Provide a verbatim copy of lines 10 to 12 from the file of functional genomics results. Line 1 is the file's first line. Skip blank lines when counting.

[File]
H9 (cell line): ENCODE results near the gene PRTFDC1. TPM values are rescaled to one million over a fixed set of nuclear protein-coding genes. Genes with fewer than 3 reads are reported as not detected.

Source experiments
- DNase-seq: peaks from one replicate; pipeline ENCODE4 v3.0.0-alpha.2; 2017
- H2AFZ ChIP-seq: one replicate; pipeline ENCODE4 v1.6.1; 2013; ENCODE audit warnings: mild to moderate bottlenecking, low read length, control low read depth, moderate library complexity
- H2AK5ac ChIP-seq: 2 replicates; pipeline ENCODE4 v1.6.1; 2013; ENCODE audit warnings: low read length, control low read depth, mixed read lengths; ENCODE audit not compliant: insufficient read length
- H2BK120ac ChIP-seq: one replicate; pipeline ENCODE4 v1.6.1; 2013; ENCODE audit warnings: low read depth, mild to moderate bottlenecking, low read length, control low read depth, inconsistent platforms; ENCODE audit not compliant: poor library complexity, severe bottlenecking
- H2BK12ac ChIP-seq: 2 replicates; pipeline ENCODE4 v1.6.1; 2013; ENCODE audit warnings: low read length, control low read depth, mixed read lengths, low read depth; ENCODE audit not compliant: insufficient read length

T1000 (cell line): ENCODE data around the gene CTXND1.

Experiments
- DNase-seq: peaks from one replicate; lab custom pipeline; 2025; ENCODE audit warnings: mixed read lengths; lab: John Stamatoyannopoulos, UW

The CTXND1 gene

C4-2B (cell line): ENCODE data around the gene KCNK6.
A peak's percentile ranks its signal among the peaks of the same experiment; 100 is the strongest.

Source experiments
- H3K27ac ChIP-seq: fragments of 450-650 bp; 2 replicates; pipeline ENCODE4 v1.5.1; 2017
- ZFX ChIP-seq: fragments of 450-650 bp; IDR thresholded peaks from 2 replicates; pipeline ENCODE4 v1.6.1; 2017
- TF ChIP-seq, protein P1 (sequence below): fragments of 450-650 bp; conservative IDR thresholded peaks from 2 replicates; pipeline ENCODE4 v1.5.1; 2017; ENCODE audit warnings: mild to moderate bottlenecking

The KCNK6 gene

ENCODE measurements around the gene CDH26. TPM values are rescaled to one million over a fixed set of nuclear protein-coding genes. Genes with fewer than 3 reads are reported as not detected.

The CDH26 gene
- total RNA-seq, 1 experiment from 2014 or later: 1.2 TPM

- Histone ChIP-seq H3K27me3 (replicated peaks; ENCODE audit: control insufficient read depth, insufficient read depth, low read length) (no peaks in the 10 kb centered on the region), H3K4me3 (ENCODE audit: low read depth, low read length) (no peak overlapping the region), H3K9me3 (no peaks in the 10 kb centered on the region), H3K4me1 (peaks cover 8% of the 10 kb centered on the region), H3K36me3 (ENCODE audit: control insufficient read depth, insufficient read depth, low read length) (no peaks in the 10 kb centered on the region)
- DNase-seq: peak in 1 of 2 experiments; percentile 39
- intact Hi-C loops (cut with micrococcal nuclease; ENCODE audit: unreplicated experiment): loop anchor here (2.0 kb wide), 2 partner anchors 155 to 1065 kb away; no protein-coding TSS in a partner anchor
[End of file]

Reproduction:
- DNase-seq: peaks from one replicate; lab custom pipeline; 2025; ENCODE audit warnings: mixed read lengths; lab: John Stamatoyannopoulos, UW

The CTXND1 gene

C4-2B (cell line): ENCODE data around the gene KCNK6.